Meyer Ranch, July 1, with Chuck Aid

Not a huge number of species this past Saturday morning, only 27 (see list below). It warmed up quickly which may have been a factor.

Brown Creeper (c) Bill Schmoker

We got to see a Red-wing chasing a Red-tail, attempting to move it on out of the area. In the same part of the color spectrum, a few of us were able to see the crown of the male Ruby-crowned Kinglet (see above photo) as he carried food back to the nest to feed his youngsters. We had a great, though distant, view of a male Black-headed Grosbeak; got to watch a Brown Creeper working over a Douglas-Fir pretty thoroughly, and had a dazzling to-and-fro display by the local Cliff Swallows, that nest on the US 285 bridge by the parking lot, as they carried food back to their mud nests.

Wilson’s Snipe (c) Jeff Jaacks

We had a number of interesting side discussions as we contemplated the flattened petiole of the aspen leaves, relished the multitude of path-side flowers, and learned a bit about differentiating the various conifers from one another, e.g. pine needles grow in bundles (fascicles), while spruce and Douglas-Fir needles emerge singly. Jeff Jaacks shared some fascinating geology tidbits, explaining how the mosaic of underlying igneous and metamorphic bedrock at Meyer Ranch, due in part to differences in pH, directly influences the forest that grows from their soil – Lodgepole Pine forest growing locally on amphibole biotite gneiss (a metamorphic rock), and Ponderosa Pine forest growing on granite (an igneous rock). I told Jeff, that a little bit of knowledge is a dangerous thing, so I hope I’ve gotten this at least partly right.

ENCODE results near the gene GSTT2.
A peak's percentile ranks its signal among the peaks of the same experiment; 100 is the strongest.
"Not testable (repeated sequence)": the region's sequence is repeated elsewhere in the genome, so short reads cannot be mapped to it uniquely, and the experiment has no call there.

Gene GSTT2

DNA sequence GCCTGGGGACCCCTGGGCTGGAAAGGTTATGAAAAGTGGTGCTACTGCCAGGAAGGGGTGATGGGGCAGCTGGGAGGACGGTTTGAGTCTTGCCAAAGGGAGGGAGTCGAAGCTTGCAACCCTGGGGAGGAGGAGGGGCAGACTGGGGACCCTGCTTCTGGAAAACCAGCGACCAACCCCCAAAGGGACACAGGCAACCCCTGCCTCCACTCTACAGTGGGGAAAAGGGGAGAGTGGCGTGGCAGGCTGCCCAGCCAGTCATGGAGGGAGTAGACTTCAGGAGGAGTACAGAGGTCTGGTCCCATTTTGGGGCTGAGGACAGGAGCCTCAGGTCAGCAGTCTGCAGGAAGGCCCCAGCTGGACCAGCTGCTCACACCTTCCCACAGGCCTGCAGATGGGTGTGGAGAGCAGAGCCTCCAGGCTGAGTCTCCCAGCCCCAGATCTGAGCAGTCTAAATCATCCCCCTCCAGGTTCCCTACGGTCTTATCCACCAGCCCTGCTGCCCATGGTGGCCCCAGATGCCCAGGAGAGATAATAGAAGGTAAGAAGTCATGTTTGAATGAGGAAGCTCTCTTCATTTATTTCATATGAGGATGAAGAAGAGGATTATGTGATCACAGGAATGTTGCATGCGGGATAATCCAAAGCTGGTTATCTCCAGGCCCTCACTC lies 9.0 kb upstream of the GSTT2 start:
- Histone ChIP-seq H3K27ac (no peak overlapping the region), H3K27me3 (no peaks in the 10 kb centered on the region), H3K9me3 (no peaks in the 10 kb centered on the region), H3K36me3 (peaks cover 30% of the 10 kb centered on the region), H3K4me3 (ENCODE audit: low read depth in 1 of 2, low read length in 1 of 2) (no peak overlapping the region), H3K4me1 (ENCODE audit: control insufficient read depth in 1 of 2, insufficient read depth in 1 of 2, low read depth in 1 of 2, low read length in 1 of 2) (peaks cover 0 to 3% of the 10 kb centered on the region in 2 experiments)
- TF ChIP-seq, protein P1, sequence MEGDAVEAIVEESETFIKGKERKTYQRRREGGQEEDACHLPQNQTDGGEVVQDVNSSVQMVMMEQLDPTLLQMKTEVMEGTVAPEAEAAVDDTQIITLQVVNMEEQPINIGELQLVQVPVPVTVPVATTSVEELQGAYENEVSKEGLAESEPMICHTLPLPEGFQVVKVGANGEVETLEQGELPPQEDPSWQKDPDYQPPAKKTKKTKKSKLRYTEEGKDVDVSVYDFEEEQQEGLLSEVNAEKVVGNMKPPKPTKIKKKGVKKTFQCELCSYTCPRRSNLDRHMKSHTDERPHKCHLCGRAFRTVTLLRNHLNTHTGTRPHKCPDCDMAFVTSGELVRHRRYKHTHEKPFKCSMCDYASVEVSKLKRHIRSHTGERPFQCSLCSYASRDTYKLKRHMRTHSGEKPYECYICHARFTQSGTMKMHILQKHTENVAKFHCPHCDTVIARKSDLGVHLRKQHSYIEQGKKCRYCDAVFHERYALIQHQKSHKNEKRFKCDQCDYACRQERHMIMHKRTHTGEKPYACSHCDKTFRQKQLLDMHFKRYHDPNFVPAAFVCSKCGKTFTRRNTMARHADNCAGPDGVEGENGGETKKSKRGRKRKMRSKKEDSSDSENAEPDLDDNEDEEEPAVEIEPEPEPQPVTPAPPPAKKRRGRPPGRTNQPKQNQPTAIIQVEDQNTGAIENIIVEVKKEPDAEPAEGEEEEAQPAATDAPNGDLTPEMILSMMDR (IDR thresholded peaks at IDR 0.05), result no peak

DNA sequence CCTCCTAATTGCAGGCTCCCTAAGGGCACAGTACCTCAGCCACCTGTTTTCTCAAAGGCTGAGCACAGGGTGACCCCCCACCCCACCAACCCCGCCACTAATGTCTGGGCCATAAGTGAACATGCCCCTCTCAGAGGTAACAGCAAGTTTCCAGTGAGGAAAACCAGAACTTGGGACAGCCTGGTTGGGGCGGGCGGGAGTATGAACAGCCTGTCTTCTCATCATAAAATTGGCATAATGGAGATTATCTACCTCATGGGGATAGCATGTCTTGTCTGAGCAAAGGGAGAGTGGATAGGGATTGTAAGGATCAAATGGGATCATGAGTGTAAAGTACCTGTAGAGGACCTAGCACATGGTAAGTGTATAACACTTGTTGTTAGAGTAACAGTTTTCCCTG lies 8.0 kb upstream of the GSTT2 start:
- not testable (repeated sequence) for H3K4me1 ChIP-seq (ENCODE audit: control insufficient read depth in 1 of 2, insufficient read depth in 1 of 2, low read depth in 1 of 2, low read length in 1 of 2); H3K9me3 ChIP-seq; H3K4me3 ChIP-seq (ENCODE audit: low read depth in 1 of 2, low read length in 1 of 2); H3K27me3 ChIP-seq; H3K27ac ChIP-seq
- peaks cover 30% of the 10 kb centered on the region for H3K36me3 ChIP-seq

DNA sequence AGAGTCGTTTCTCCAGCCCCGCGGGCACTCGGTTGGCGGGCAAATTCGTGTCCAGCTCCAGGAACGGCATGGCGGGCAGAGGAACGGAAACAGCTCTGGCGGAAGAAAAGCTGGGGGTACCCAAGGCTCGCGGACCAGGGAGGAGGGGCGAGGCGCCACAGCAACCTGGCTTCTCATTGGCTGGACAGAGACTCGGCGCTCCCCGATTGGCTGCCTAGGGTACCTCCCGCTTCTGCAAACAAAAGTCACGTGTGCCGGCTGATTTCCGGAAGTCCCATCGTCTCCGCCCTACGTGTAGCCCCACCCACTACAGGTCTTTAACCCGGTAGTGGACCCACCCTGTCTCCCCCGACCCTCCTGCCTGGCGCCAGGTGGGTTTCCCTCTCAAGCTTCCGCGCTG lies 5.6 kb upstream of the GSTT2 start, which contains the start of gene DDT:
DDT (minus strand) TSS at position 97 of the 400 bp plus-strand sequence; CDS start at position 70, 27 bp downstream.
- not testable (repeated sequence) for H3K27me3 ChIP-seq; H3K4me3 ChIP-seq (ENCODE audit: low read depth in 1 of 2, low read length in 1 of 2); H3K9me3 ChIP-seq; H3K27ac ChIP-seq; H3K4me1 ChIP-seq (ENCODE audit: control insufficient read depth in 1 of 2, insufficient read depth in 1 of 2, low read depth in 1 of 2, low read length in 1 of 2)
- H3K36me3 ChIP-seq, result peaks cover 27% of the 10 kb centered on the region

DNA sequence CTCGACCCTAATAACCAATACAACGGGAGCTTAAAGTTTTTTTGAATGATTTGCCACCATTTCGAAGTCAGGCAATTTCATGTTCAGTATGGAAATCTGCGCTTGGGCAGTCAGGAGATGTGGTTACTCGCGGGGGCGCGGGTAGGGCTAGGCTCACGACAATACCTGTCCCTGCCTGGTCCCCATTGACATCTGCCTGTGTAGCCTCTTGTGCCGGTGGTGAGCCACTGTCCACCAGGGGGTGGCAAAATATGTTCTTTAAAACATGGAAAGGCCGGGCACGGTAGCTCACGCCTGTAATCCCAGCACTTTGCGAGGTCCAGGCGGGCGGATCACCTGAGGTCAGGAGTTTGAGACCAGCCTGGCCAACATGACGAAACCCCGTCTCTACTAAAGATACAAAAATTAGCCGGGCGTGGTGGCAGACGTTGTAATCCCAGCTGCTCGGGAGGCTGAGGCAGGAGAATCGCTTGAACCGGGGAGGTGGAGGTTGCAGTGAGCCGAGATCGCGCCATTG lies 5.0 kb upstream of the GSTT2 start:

The highlight of the morning was having four calling Wilson’s Snipe, of which we were able to see one very well and quite close to us. We saw two others that were more hidden, and heard a fourth a bit further off. Very special!

Good birding!

Chuck

 

Meyer Ranch Open Space, Jul 1, 2017
27 species

Red-tailed Hawk (Buteo jamaicensis)  1
Wilson’s Snipe (Gallinago delicata)  4
Broad-tailed Hummingbird (Selasphorus platycercus)  3
Hairy Woodpecker (Rocky Mts.) (Picoides villosus orius/icastus)  1
Northern Flicker (Red-shafted) (Colaptes auratus [cafer Group])  3
Hammond’s Flycatcher (Empidonax hammondii)  1
Cordilleran Flycatcher (Empidonax occidentalis)  3
Warbling Vireo (Vireo gilvus)  4
Steller’s Jay (Interior) (Cyanocitta stelleri [diademata Group])  3
Cliff Swallow (Petrochelidon pyrrhonota)  35
Mountain Chickadee (Poecile gambeli)  6
Pygmy Nuthatch (Sitta pygmaea)  10
Brown Creeper (Certhia americana)  1
House Wren (Troglodytes aedon)  4
Ruby-crowned Kinglet (Regulus calendula)  5
Hermit Thrush (Catharus guttatus)  1
American Robin (Turdus migratorius)  7
Yellow-rumped Warbler (Audubon’s) (Setophaga coronata auduboni)  2
Chipping Sparrow (Spizella passerina)  3
Dark-eyed Junco (Gray-headed) (Junco hyemalis caniceps)  11
Savannah Sparrow (Passerculus sandwichensis)  2
Song Sparrow (Melospiza melodia)  3
Western Tanager (Piranga ludoviciana)  2
Black-headed Grosbeak (Pheucticus melanocephalus)  1
Red-winged Blackbird (Agelaius phoeniceus)  5
Brown-headed Cowbird (Molothrus ater)  1
Pine Siskin (Spinus pinus)  1

One thought on “Meyer Ranch, July 1, with Chuck Aid

  1. Chuck, I always love reading your write-ups as they are so poetic and descriptive. Are you sure you weren’t an English major???

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